Do You Know These 5 Financial Lessons Most People Learn in Their 40s?

By the time you hit your 40s, you're supposed to have figured everything out, right? Then suddenly you're 40, and guess what? Life is still pretty confusing. Join the club!

Luckily, learning doesn't stop when you hit the big four-oh.

First, let's review what you've already learned.

In your 20s, you (hopefully) learn and apply financial lessons like the value of compound interest, the difference between good and bad debt, savings strategies like dollar cost averaging, and more. (See also: The 5 Most Important Financial Lessons Everyone Should Learn in Their 20s).

In your 30s, you learn about balancing the budget between big-ticket items like kids, retirement, and home ownership, you choose debt (including mortgages) wisely, align yourself with financial experts, and learn to live within your means. (See also: 5 Lessons Everyone Should Learn in Their 30s).

Now you're in your 40s, and things are changing (again). Some of the ground rules you lived by in your 20s and 30s may not serve you anymore. Here are five financial lessons that generally come to light in your 40s.

1. Risk Tolerances Change Over Time

With some investment experience under your belt and retirement still a long way away, you might be feeling a little more gutsy with your asset allocation, and want to rejig your portfolio to be more aggressive. In other cases, you might have survived a few market (and life) downturns, and are feeling more risk averse.

This is why it's important to have regular financial reviews (ideally with your financial planner) to ensure you're feeling good about your investments, and can track your progress towards your life goals.

2. You're Not Invincible

I remember as a child, falling off my bicycle was a no-brainer: get back up and keep going. Falling off a bicycle in our 40s isn't so easy; we don't bend any more — we break!

You might have had a health scare or serious illness or injury, and if you're lucky it didn't hurt your finances as well. In your 20s, hopefully you took advantage of good health and low premiums to insure yourself. Now it's time to do an insurance review to ensure you're properly (but not overly) covered.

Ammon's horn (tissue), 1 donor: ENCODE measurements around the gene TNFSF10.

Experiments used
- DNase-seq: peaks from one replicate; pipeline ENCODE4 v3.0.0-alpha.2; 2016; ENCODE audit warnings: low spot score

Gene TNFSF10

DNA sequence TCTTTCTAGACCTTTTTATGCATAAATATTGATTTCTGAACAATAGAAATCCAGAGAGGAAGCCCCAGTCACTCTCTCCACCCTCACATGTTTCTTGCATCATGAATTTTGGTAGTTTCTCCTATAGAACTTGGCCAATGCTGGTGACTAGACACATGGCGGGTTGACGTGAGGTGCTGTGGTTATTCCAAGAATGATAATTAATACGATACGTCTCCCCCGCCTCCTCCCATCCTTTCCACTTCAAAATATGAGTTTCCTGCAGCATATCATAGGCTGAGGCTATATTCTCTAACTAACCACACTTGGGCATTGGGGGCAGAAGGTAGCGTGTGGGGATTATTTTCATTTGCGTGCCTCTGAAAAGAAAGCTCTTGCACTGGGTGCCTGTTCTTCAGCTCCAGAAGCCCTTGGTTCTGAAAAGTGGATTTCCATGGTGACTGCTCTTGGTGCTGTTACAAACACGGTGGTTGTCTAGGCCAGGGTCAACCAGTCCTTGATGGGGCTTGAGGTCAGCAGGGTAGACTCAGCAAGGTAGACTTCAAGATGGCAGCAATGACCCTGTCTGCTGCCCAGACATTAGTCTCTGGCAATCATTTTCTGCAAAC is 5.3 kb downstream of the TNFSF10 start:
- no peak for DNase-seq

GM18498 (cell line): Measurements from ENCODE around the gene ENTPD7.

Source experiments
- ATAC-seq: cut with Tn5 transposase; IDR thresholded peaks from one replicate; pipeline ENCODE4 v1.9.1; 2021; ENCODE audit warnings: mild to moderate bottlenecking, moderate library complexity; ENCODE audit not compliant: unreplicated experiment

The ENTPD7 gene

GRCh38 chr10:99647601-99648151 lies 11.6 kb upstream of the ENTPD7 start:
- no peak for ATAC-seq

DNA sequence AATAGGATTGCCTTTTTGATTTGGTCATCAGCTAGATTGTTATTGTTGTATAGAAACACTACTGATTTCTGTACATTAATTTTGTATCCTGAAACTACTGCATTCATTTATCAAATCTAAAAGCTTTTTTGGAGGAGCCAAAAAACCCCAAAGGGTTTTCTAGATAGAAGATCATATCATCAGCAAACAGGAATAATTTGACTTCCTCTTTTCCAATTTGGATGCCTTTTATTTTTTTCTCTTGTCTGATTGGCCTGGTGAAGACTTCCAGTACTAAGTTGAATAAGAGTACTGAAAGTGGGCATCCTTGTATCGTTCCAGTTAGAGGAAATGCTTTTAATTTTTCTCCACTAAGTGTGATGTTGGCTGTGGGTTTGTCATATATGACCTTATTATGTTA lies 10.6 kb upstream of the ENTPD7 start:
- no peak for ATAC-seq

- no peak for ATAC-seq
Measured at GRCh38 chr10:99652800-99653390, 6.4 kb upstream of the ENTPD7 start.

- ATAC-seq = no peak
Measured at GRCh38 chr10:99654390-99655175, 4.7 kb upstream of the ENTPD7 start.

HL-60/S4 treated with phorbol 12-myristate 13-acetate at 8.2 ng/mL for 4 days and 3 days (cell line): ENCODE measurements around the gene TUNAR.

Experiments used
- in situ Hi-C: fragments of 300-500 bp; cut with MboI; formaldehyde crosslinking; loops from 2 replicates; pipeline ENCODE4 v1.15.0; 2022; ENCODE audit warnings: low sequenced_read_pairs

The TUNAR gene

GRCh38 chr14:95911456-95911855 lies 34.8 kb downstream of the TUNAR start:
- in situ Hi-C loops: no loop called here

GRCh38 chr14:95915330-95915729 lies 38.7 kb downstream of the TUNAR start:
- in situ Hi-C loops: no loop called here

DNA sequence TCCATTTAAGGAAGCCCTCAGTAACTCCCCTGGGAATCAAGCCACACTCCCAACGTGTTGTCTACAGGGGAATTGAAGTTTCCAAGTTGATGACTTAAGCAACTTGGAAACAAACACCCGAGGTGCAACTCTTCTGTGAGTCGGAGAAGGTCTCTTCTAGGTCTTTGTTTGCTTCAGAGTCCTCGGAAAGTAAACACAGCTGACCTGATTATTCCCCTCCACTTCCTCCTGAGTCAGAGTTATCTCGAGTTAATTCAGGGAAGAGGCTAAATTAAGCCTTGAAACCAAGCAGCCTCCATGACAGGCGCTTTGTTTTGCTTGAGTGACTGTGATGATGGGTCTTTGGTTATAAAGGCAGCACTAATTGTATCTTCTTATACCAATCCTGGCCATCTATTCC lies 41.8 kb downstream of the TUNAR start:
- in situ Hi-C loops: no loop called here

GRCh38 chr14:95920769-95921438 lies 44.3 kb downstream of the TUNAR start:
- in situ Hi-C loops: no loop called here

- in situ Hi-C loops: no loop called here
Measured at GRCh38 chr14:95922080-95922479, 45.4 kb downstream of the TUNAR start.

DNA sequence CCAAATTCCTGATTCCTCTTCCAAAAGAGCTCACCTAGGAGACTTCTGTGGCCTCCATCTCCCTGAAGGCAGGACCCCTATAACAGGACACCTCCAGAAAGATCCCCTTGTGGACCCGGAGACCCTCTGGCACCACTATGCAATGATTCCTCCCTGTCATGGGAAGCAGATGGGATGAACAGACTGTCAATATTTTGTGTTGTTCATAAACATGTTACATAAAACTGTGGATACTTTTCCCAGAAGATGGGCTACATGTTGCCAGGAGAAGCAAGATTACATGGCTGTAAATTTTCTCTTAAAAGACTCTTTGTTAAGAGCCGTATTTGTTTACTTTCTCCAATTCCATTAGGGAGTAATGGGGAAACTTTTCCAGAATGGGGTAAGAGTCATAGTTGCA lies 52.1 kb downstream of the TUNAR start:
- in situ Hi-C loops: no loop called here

To get started, check out these Financial IQ Tests:

3. Your Finances Aren't Invincible Either

Think of your finances in the same way as you and that bicycle. There is less room for mistakes and slack savings strategies the older we get, given that we have an ever-decreasing amount of time to take advantage of compound growth in order to recover. Make sure your financial health is in tip-top shape; recovering from "broken finances" is no easy task.

4. Inflation Sucks

Once you reach your 40s, you understand the real effects of inflation. When you were a kid a candy bar only cost about 25 cents — now it's 500% more at about $1.50! Carry this forward another 30-40 years when you're retired, and that same candy bar will be even more expensive. The money you save for retirement right now needs to go further than you think. Take inflation into account when planning for the future, and ensure your investments are structured to (at least) keep up with inflation.

5. 40 Is Not Old!

40 used to be "the new 30," and now 50 is "the new 40." As we age (and also live longer and longer) we realize that our younger preconceptions of certain ages has been skewed. In your 20s you might have thought that you'd have it all sorted out by your 40s (since you'll be old by then, right?), and suddenly here you are, and you're alive and kicking and still trying to figure life out like everybody else.

Forgive yourself. You're still young. You can change careers, embark on new adventures, and make a few mistakes like the rest of us. Not only that, but you have a long time until retirement yet, so under the premise of asset allocation (and keeping up with inflation), it behooves you to keep a long-term vision for your portfolio.

What crucial financial lessons did you learn in your 40s? Please share in comments!

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Guest's picture

True, so true. Forty is not old, and your finances are not invincible. Pay yourself first is the first step to saving. I also suggest that the key component to everyone's retirement plan should include life insurance.